The Slow Descent

The Slow Descent

Someone’s banging on or at something outside her apartment door. She listens for a moment to determine if the banging is happening upon her door. The odd slicing sound of a flat sort of scraper against metal. A knife sharpening. No, she thinks, that would be ridiculous. Eyes open now, she continues to listen to the work being done to someone else’s door. Fifteen minutes or so, she predicts have passed when finally, someone taps on the keypad-locking mechanism that, she assumes, was installed. A door shuts. Beep, beep, beep … beep. The familiar chime of the keypad acknowledging the key code as correct all while the lock’s bolt allows the entrant entrance. Muffled murmurs of two people conversing. She rolls over and checks the time on her phone and realizes that the minor construction noises are being conducted at a more-than-fair hour. The light of day, she now notices, floods wide throughout the apartment via the half-open, blackout curtains. Whether or not she wants to get up, she cannot decide. Pros: she could eat, watch TV, go for a walk, take some pictures, read, anything is possible. Cons: she has to get up out of bed, she’ll probably get sweaty, she doesn’t need to eat, she’s so fat, there’s nothing good to watch, no one cares about the photos she takes.

She stands, clothed in her nightshirt, socks and underwear, and stares at the coffee pot as it drips and drops fragrant molecules of liquid caffeine. Taking a deep breath in, she remembers that first bitter taste of black coffee that she drank at a lonely cafe somewhere between Salinas, Kansas and Edmund, Oklahoma. She almost died that night while driving too far for too long without a decent break. She fell asleep at the wheel but for only a moment. Heart racing, she pulled over onto the shoulder of the interstate highway and couldn’t believe her luck. AC blasting at the lowest temperature, at the highest force, she slapped herself a few times and successfully managed to drive to the next off ramp where she saw signs for a 24-hour diner only a mile away. Not a drinker of coffee at this tender age, the warm, steamy beverage tasted dry and sharp. A two-second pull from the sugar spout and two thimbles of creamer later, she was completely hooked.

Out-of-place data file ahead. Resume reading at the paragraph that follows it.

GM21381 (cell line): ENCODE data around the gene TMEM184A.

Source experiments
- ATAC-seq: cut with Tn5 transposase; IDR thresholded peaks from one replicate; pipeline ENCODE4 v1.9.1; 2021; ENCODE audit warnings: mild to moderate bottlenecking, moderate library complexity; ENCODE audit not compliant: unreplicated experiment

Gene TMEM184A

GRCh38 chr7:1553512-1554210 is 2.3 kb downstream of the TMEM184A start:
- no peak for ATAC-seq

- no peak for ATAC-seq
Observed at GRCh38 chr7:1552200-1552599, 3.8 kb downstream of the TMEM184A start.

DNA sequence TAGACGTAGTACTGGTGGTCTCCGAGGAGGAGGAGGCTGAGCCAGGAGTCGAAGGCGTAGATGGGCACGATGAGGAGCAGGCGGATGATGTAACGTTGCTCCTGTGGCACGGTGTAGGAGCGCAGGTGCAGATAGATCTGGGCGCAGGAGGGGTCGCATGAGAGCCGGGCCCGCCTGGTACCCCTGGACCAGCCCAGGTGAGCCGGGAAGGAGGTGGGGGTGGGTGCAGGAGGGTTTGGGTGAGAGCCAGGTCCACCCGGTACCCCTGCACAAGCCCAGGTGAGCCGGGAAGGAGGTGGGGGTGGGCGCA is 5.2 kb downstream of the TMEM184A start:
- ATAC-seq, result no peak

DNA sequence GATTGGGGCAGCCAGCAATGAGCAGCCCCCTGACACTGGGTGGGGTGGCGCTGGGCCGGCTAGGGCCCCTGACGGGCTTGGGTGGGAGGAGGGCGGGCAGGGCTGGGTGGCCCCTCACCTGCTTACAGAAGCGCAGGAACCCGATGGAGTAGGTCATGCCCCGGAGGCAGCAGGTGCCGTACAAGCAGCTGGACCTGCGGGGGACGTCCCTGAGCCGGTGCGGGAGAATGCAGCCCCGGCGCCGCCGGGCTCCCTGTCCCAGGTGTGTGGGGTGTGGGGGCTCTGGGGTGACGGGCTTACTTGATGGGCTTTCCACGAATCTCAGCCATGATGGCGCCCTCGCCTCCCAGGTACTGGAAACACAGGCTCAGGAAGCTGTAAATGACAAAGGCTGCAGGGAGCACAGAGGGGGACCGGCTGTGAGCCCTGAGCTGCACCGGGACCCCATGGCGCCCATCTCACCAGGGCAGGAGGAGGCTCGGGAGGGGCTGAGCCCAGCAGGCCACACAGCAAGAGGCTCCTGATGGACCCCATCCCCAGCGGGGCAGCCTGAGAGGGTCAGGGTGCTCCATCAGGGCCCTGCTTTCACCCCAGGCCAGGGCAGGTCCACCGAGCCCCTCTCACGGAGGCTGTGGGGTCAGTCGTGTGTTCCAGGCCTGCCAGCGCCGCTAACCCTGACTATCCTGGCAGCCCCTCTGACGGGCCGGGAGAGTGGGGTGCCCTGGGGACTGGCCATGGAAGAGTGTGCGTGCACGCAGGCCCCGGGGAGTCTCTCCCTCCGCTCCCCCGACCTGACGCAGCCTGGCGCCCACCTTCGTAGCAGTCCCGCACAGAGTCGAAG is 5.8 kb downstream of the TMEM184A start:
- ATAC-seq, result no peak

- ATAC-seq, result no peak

The drip-type coffee maker gurgles its notification of completion. Staring still, she cannot understand why coffee feels so important. She decides that coffee is actually not that important and shuts off the pot. A moment later, she sits on her couch in her livingroom and clicks on the TV. There’s nothing to watch, just as she predicted. There is, however, an advertisement for a new kind of coffee maker, the kind that makes one perfect cup at a time from one perfectly portioned canister of always-airtight grounds. Compelled, she returns to the kitchen and touches the still-hot pot full of more than one cup and flicks the maker back on so that it may continue to warm the already-brewed coffee. Reaching for the one mug she owns, she simultaneously opens the top drawer beneath the portion of counter at which she stands, retrieves the airtight container filled with brown sugar, opens the four tabs and scoops one spoonful into the mug with the spoon that sits inside the sugar’s container.

Directly to her right, she opens the fridge and reaches for the soy milk, splashes two fingers widths into the bottom. Without a relief hole, the wax-lined, paper soy milk container unevenly pours dollops of soy milk and splashes itself onto and around the mug. She grabs the paper towel, the same paper towel she uses every morning to clean up the exact mess the soy milk makes every morning, and wipes down her mug and surrounding, affected countertop. The soy milk is returned to the fridge. Knowingly, the coffee pot makes  a mess and leaks in some mysterious way. She carefully walks the mug filled with sugar and milk and the coffee pot to the sink where she pours the coffee into the mug. Inevitably, the coffee spills all over the sink. When full, she places the mug back on the counter and returns the pot to its stand. With the back end of a chopstick, she stirs her coffee into a tan concoction. A deep sigh befalls her as she watches the top of the liquid spin. Rinsing off the end of the chopstick in the sink, the sink is also rinsed of the spilled coffee. She places the chopstick back into the utensils holder, grabs the mug and walks slowly back to the couch in front of the still-on TV.